A How-To Guide For Reducing Your Food Waste

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According to the United State Department of Agriculture (USDA), an average family of four wastes approximately $1,500 worth of food every year. In addition to losing money, that also negatively impacts our natural resources. A lot of energy goes into food production, food transportation and food storage including labor, natural gases, electricity and water.

By minimizing how much food your family wastes, you can save money and help the environment. It just takes a few extra minutes to plan.

Planning Your Trip To The Store

The novel coronavirus outbreak has us practicing social distancing. So, the first question you should ask yourself before heading to the store is – do I need to go?

Many people are quick to assume that they don’t have what they need. How many times have you purchased the same thing multiple times because you forgot to check? Some extra shelf-stable food staples are important to keep stocked. But purchasing foods you don’t need can lead to food waste. Consider using these strategies before heading out to the grocery store:

  1. Shop your fridge and pantry first. Don’t assume you don’t have an ingredient. Check to make sure first. You might even find an ingredient that could be swapped out for the one you were looking for – like quinoa in place of rice or dried beans instead of canned.
  2. Understanding sell-by/use by dates. Many people assume you can’t use a product after it’s sell-by date. This isn’t true. These dates are used for quality, not safety. If you have a product that slips past this date, try to use it within the week.
  3. Keep a list of what you need. As food items you use are consumed, add them to your list. That way, you’ll have a grocery list started for when you do go to the store, and you won’t forget to buy the foods you need.
  4. Plan your meals. One great way to cut down on how much you buy is to plan out what you want to eat for the week. And not just for dinner. Think about breakfast, lunch and snacks too. Try to plan recipes that may use similar ingredients, so you aren’t buying an ingredient for only one dish.
  5. Only buy what you need. Grocery stores are designed to let your eyes wander to items you might not need. When you get to the store, stick to the game plan and only buy what is on your list. This will not only save you money, but help you avoid unnecessary snacking or wasting food later in the week.

How To Make The Most Of Your Food

Once you have your groceries, have a plan for how to use them or store them for later. Learning how to properly keep foods fresh can help you avoid rotten greens that get pushed to the back of the fridge or a stray container of something that is no longer recognizable.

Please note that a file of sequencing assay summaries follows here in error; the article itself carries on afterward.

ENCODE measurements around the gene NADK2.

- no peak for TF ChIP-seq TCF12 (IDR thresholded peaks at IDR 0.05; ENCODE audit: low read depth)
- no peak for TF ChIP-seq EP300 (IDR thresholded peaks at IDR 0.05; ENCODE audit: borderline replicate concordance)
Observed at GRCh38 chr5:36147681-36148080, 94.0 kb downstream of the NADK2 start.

• Organize, organize, organize. A well-organized pantry or fridge can not only make it easier to find things, but it can also help prevent food from going bad. As you buy new items, place them behind the items that haven’t been used up yet. This prevents older groceries from going bad or accidentally having more than one gallon of milk open at a time! If you don’t have room for the new groceries, it might be time to clean out your stock.
  • Prep for plan-overs, not leftovers. Prepping food strategically can save extra work later. If making rice for a stir-fry, make extra for a rice soup later in the week. When baking chicken, bake extra for a casserole, sandwich or salad the next day.
  • Store food correctly. Some items, like potatoes and onions, keep best in cool dry spaces, while bananas should be stored separate from the rest of your produce. Also, think about how you plan on using food before putting it away. If you don’t have an immediate need for something, consider freezing it. Portion meat before you freeze to make meal prep easy later. Package meals individually to make it easier to grab and reheat. Remember to label and date everything.
  • Get creative with extra food. Combine miscellaneous fruits together for a fruit salad, in a smoothie or for added flavor to your water. Add spare veggies to soups, casseroles or stir fries. Remember that sometimes we throw out bits of food that have other uses. The skin of citrus fruits can be used to add fresh flavors to a dish. Carrot and celery tops can be added to soup or stock.

When in doubt, a great way to put extra food to good use is to donate it to a local food bank or shelter. Instead of letting things go bad because you bought too much, get it to a place where it will go to someone in need.


For up-to-date information about Henry Ford Health System’s response to the coronavirus, visit henryford.com/coronavirus.

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Bethany Thayer, MS, RDN, is the director of the Henry Ford Center for Health Promotion and Disease Prevention. Learn more about Bethany.

Categories: EatWell